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January 13, 1932 - Image 4

Resource type:
The Michigan Daily, 1932-01-13

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Published every orning except Monday during the Univeiity 7la!
v the Board in ConroI of Student Publicationis.
Member 91 the estern Conference Editorial Aspociation.
The Aslated Press is exclusively entitled to the use for re-
Publication of all news dispatches credited to it or not otherwise
credited in this paper and the local news ;published herein.
Entered at the Post Office at Ann 'Arbor, Michigan, as second
lass matter. Special rate of postage granted! by Third Assistant,
Postmaster General.
Subscription by carrier, $4.00; by mail, $4.60
Offices: Ann Arbor Press Building, Maynard Street, Ann Arbor,
WMhlgan. Phones: Editorial, 4925; Business, 21814.
Telephone 4925
City editor ............. .............. ......Car osythe
Ultorial Director ... «.................... . Beach Conger, Jr.
Yews Editor .... .......«. ....... .."' .....David M. Nlohol
fyo its Editor «..................... . ........ Sheldon 0. Yullerton
omen'a Editor . . "................Margaret M. Thompson
sslstant News Editor ..........................Robert L. Pierce

B. Gilbretb
A. Goodman
Karl di5efert

J. Oulen Kenn

iedy James Inglis
Jerry E. aentw
George A.. Stauter

r J. Myers

Sports Assistants
John W. Thomas

John S. Towhiend
Charles A. Sanford


Fred A. Huber
Norman Kraft
Roland Martin
Henry Meyer
Albert H. Newman
E. Jerome Pettit,
Georgia Geisman
Alice Gilbert
Martha Littleton
Elizabeth Long
Frances Manchester
Elizabeth Mann

John W. Pritchard
Joseph Renihan
0. Hart Schaaf
Brackley Shaw
Parker . Snyder
G. R. Winters
Margaret O'Brien
Hillary Rarden
Dorothy Rundell
Elma Wadsworth
Josephine Woodhams

by Brockman
n Carver
ce Collins
nce Foster

Telephone 21214

CHARLES T. Kline .

... .. ..... . ......Businss aae
.Assistant Manager
Department Managers

tising.. ................................. Vernon Bishop
tising Contracts. .................Harry R. Begley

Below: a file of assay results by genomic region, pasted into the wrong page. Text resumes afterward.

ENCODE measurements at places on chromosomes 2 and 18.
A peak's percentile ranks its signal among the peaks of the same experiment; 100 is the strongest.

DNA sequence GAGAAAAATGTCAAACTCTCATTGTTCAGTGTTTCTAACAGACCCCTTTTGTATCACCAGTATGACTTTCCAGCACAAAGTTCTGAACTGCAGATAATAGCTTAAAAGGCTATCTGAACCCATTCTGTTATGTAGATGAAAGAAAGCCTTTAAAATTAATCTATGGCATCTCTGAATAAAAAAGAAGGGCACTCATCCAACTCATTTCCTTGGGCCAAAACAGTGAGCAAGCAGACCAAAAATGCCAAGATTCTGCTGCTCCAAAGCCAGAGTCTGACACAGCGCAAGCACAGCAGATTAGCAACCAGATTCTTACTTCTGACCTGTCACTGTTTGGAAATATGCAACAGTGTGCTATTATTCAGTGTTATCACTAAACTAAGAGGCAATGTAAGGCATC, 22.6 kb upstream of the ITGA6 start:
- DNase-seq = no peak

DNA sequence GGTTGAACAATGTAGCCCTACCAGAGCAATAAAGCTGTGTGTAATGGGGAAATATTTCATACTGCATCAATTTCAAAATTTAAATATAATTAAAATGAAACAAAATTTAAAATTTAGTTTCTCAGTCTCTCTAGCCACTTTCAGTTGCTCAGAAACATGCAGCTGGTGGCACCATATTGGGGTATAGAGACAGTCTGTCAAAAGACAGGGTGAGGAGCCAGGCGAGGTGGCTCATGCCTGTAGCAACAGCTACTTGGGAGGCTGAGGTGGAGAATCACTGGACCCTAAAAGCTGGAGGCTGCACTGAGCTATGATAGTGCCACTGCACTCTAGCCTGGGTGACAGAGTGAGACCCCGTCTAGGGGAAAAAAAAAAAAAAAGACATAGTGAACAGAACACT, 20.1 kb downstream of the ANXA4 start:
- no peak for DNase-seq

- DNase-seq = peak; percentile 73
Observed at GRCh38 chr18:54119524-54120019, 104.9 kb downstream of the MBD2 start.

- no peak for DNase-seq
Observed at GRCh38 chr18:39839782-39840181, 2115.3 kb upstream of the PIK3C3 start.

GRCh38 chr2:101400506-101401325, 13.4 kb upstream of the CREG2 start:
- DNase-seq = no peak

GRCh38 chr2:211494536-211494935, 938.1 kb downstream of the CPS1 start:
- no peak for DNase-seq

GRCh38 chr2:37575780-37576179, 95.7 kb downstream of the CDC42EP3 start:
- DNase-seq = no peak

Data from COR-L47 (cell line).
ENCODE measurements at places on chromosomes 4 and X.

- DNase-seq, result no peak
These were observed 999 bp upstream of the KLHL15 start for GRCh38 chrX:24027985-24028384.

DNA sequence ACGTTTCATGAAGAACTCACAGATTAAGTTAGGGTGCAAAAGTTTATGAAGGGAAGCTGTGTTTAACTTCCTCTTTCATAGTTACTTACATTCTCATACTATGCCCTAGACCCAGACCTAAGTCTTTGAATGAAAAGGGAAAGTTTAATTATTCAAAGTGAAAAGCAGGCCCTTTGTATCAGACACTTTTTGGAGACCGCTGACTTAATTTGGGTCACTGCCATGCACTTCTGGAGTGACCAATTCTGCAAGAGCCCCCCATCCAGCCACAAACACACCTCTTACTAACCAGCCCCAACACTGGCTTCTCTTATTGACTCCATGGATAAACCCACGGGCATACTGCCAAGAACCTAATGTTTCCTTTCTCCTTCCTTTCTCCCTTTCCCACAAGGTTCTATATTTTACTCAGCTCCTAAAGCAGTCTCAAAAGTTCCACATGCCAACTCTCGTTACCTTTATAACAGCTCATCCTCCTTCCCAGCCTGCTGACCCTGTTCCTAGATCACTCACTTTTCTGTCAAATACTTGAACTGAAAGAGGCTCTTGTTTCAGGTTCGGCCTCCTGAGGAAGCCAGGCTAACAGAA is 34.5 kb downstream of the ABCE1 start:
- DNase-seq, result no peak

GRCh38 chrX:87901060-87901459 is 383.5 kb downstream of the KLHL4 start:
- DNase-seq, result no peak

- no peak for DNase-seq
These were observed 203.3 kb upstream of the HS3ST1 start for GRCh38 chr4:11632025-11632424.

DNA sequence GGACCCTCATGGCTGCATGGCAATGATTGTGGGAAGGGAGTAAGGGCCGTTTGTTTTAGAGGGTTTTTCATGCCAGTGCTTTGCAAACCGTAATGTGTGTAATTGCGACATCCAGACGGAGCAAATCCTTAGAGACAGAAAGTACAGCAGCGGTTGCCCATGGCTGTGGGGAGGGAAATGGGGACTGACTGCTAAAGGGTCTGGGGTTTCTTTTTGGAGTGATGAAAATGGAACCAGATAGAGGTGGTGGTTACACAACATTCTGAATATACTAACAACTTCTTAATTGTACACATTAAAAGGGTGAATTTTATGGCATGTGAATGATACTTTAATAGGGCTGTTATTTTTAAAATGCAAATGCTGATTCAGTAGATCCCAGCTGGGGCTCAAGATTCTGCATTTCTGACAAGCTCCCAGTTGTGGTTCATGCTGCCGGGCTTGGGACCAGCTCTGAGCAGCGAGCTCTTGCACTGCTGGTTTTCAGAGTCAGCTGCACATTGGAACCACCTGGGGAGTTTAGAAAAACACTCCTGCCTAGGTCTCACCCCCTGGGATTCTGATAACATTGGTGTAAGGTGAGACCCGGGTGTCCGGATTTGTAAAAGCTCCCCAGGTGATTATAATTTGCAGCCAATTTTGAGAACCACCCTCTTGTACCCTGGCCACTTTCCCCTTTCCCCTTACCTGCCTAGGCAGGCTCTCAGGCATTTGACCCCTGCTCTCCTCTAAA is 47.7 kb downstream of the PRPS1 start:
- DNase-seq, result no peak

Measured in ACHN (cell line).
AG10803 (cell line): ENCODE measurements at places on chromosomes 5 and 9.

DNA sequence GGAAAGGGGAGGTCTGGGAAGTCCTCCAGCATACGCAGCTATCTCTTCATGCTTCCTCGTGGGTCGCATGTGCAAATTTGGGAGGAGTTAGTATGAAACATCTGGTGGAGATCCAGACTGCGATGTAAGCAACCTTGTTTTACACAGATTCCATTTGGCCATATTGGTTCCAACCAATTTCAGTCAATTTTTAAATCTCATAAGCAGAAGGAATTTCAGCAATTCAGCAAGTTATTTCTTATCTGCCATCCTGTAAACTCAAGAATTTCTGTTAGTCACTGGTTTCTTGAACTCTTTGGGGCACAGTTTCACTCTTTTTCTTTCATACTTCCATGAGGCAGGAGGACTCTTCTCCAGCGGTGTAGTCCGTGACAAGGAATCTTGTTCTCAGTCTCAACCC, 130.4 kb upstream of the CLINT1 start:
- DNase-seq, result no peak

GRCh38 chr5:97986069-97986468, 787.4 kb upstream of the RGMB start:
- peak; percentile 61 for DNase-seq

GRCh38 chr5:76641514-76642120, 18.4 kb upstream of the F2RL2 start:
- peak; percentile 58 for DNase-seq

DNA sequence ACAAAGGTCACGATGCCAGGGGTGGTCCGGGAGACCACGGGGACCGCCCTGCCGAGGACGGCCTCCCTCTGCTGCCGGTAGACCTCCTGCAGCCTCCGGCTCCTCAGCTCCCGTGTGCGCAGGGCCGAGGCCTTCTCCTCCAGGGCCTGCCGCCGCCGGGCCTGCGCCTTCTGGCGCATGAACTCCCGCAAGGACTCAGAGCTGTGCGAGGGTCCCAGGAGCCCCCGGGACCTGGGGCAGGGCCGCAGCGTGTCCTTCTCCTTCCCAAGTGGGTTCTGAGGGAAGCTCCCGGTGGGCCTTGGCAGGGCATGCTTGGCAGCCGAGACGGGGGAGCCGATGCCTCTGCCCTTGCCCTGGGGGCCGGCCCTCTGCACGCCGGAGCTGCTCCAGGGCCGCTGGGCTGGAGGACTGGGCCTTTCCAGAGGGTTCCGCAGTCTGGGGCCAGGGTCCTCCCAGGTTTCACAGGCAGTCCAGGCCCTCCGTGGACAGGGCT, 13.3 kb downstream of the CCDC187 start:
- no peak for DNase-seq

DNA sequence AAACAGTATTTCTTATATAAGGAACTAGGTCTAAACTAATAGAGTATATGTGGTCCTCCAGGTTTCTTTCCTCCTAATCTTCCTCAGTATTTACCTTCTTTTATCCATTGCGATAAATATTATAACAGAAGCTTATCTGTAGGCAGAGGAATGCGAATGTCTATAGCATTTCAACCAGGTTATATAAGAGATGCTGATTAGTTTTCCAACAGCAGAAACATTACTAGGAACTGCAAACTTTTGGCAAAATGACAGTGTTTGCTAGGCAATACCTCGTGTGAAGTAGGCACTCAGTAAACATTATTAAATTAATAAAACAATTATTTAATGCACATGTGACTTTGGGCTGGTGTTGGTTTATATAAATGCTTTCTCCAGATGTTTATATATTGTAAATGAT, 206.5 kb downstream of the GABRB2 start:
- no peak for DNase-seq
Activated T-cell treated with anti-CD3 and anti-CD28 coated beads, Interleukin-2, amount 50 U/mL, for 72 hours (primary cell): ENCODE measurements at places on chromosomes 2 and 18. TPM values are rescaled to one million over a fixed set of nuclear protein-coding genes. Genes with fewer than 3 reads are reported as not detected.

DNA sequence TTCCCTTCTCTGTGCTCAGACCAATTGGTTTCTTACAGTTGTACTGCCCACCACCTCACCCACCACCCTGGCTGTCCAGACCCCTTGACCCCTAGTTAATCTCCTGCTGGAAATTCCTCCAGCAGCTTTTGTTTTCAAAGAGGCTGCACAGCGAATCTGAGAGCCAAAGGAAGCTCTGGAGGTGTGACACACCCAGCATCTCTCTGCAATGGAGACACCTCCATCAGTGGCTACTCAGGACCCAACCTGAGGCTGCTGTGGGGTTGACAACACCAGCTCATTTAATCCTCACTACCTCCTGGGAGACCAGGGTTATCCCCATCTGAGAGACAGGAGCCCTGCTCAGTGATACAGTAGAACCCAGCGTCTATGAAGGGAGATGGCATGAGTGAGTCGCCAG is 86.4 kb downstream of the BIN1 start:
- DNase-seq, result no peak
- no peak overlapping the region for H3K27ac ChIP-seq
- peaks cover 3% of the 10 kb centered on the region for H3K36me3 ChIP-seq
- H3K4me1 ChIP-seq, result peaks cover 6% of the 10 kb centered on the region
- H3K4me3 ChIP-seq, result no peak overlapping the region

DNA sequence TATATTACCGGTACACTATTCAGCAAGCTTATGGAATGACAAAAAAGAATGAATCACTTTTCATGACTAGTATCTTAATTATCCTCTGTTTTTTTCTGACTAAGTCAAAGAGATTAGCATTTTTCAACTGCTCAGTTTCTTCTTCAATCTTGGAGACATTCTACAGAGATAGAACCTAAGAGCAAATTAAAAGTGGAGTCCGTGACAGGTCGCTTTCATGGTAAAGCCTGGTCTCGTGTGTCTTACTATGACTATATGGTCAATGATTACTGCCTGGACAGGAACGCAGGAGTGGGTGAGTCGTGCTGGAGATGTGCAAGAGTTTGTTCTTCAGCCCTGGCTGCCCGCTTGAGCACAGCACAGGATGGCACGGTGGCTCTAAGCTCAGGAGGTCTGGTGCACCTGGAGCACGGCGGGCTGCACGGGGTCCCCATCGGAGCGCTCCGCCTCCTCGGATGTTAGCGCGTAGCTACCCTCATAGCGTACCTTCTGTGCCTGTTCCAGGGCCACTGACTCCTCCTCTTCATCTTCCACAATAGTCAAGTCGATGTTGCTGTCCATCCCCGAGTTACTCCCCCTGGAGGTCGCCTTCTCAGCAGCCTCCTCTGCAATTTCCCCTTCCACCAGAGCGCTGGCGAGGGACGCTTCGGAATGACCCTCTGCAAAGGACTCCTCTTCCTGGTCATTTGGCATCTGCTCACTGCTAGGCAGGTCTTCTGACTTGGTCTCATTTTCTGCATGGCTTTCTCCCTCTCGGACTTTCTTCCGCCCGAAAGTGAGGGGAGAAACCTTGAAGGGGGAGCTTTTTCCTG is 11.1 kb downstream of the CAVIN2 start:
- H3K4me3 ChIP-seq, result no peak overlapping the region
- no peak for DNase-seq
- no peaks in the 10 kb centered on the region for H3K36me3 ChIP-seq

tising Service ... ....... .................Byron C. Vedder
:atians...y..................... W1illiamn T. Brown
zts .................... ... . .............. Richard Stratemneir
n's Business Manager ..................... ..Ann W. Verner

E. Bursley
Jane Clsel
eve Field
e Fischgrund

John Keyser
Arthur F. Kohn
James Lowe
Anne Harsha
Katharine Jackson
Dorothy Layin
Virginia ,McComib
Carolin Mosher
Helen Olsen

Grafton W. Sharp
Donalo A. Johnston II
Don Lyon
Bernard H. Good
May Seefried
Minnie Seng ,
Helen Spencer
Kathryn Stork
Clare Unger
Mary Elizabeth Watta'





W HEN attempts are made, and prove success-
ful,,in wresting from an adversary thp posi-
tion he has gained, the one in danger of losing that;
position usually turns to other channels to curb,
the onrush thalt seems to further push him into the
background. And so we find in the utterances of
Sen. Brookhart, of Iowa, an analogy to the gener-
alization just made. Charging the press was giv-
ing "too much attention" to the claims and agita-
tions of the wets, this astute gentleman would be-
gin an investigation in an effort t6 curb such
stories unless the situation was remedied.
Such a step is as unlikely as it is absurd. Above
all, to curb freedom of the press would be uncon-
stitutional, a contravention of the fundamental
law. True, editorial matter is, to a degree, a re-
flection of public opinion. If, then, the agitation
is more on the side of the wets than on the side of
the drys, why should the opinion of one side be
suppressed in favor of the other? News stories and
editorial matter have given attention to the ques-
tion, in the interests of both alignments.
Agitation for prohibition reform has increased
rapidly during the last few years. The force of
this momentum has made itself felt in introducing
into Congress the question which up until now has